Identification of Genetic Determinants of Response to Platinum-Based Chemotherapy in Crothelial Cancer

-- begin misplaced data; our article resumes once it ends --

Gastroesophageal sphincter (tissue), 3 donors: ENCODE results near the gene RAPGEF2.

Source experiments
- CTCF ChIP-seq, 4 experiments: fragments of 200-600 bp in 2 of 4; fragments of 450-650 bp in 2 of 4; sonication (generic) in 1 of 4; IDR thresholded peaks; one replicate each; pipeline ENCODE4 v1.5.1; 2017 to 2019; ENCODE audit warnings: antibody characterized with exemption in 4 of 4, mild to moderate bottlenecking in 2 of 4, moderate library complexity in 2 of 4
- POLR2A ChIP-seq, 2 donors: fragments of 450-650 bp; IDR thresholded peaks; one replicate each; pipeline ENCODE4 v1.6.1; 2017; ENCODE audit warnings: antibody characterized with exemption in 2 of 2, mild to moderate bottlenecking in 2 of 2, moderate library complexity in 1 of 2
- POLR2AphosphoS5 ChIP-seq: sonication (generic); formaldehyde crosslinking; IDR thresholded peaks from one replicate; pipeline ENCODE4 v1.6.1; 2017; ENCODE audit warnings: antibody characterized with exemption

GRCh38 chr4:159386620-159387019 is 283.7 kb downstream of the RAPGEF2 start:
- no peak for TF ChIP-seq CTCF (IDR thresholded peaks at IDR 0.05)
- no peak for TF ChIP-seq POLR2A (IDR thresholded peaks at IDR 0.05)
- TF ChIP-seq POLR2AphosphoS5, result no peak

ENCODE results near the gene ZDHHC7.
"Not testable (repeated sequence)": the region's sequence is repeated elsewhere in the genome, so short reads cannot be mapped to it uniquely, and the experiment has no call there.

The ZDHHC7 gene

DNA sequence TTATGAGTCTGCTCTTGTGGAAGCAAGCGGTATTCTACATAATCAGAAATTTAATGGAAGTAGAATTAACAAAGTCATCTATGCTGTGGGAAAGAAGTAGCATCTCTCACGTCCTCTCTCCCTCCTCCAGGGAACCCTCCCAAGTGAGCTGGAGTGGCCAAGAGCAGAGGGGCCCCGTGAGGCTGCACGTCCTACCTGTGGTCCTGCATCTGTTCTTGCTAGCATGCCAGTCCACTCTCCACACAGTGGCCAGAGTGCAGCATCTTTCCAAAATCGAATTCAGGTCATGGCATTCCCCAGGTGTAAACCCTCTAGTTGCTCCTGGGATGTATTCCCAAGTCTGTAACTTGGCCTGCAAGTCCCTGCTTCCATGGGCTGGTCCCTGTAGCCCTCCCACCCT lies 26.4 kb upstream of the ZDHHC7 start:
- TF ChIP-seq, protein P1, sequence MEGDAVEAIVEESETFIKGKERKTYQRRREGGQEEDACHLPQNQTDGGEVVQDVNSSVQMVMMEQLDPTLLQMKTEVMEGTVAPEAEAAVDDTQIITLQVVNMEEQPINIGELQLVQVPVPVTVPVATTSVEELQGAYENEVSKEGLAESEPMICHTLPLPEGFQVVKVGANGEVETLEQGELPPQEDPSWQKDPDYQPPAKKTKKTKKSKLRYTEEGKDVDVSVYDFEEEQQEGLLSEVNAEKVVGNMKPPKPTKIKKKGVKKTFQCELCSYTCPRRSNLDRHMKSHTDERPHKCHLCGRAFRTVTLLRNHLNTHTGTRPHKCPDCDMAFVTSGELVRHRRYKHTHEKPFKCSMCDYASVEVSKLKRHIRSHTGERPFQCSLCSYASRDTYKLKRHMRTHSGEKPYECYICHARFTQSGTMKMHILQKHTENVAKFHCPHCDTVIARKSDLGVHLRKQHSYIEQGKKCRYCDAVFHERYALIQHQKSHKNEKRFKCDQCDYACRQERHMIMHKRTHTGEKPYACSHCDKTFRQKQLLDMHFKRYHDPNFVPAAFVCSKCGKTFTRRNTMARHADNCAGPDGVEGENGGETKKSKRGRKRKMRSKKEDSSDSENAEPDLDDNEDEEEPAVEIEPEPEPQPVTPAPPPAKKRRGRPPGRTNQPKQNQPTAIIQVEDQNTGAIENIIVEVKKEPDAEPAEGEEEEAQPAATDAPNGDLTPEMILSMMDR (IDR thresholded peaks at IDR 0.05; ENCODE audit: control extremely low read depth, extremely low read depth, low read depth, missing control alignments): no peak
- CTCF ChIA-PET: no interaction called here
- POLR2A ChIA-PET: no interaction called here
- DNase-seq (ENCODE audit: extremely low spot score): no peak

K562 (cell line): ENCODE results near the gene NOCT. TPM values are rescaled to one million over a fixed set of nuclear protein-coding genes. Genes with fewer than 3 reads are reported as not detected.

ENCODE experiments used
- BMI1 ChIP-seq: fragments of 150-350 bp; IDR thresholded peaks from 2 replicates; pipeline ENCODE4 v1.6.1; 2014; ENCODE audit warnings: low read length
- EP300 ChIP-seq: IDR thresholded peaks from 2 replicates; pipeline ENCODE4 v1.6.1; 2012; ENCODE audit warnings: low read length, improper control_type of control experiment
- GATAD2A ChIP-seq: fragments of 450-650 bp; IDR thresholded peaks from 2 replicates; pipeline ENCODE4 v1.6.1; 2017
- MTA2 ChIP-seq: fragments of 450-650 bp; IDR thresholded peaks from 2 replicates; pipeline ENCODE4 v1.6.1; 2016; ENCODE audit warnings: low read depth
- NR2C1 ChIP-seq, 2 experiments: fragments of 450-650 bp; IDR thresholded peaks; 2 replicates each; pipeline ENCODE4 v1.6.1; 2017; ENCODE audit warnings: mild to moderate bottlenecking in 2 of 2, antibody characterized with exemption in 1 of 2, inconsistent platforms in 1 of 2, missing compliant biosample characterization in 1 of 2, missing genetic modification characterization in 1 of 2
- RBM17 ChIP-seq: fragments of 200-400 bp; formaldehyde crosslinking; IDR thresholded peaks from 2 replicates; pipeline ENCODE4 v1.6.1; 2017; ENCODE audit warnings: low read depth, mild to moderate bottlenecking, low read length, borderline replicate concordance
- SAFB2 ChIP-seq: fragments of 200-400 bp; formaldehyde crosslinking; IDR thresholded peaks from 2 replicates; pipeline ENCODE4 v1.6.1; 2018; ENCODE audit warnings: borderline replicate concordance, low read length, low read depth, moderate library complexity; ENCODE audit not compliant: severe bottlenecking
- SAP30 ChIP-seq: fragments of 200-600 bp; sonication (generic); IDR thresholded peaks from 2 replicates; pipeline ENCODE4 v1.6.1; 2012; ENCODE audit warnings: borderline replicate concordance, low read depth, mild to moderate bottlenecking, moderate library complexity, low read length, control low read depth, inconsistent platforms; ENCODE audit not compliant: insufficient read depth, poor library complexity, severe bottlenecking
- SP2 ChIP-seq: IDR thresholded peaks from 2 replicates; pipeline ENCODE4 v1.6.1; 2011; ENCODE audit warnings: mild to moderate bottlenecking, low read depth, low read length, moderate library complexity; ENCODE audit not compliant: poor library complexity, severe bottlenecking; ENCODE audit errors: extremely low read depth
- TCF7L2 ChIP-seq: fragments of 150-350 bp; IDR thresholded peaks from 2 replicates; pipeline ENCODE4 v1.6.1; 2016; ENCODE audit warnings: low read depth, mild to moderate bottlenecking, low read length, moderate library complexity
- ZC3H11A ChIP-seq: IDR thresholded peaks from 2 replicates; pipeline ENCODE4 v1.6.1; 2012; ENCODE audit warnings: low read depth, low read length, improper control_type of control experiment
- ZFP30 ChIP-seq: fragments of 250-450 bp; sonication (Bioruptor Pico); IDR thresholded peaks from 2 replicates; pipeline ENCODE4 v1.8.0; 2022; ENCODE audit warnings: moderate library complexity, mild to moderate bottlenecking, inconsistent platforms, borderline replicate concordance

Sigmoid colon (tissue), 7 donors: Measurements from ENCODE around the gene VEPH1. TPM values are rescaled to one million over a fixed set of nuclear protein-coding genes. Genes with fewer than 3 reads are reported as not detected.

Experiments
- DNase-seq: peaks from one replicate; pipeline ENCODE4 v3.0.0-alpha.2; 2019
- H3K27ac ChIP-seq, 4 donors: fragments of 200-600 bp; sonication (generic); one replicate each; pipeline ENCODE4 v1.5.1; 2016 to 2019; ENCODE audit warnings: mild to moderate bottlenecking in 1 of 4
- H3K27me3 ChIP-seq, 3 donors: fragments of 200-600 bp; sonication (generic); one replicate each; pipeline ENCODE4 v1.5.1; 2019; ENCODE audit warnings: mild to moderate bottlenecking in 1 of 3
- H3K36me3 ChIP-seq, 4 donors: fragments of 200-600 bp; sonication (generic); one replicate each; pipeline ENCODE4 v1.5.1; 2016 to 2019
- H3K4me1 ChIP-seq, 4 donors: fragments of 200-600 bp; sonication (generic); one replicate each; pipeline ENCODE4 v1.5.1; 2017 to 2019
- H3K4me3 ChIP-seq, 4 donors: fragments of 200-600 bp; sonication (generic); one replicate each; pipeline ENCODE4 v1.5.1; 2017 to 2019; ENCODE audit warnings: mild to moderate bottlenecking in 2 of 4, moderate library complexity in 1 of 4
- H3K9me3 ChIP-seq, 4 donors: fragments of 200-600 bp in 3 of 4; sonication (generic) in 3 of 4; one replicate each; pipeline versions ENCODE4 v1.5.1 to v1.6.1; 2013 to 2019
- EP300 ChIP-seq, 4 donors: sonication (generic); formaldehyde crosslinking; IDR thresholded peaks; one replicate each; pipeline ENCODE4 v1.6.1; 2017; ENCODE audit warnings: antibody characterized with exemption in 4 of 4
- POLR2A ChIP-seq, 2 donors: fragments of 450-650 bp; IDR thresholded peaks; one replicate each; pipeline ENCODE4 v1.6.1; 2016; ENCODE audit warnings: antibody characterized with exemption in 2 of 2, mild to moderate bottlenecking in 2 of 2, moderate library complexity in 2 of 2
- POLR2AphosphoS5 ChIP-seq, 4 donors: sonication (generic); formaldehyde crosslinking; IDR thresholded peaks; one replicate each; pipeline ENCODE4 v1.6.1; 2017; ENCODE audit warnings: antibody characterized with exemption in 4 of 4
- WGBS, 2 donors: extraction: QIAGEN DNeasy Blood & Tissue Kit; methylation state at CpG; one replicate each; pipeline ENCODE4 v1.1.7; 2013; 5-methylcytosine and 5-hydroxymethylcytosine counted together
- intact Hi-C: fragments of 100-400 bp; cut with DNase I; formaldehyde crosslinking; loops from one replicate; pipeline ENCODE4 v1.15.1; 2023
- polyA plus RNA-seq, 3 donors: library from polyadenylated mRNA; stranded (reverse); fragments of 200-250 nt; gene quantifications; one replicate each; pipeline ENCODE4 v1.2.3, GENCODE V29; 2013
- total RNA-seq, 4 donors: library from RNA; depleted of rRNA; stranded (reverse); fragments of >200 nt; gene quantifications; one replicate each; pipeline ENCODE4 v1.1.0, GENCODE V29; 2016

Cisplatin-based chemotherapy represents the only available standard therapy for locally advanced and metastaic urothelial cancer of the bladder. Despite the fact that this therapy improves survival in these settings, only 38% of patients achieve a complete pathologic response to cisplatin in the locally advanced setting and only 50% respond in the metastatic setting. Prediction of which individuals will benefit is not currently possible. The therapy itself it also quite toxic and can result in significant morbidity and mortality for patients, so if non-responders could be pre-identified, unnecessary toxicity in these patients from drug exposure could be avoided. We believe that improved methods of prediction for identifying the individuals most likely to benefit from cisplatin-based therapy in urothelial cancer would significantly improve the care of patients facing this difficult disease. Our laboratory recently refined a genome-wide approach to identify germline genetic variants governing chemotherapy susceptibility. This proposal represents the important translational step of testing these genetic variants in an informative clinical setting to determine whether they impact patient outcomes when used in combination with these chemotherapy agents in the treatment of bladder cancer.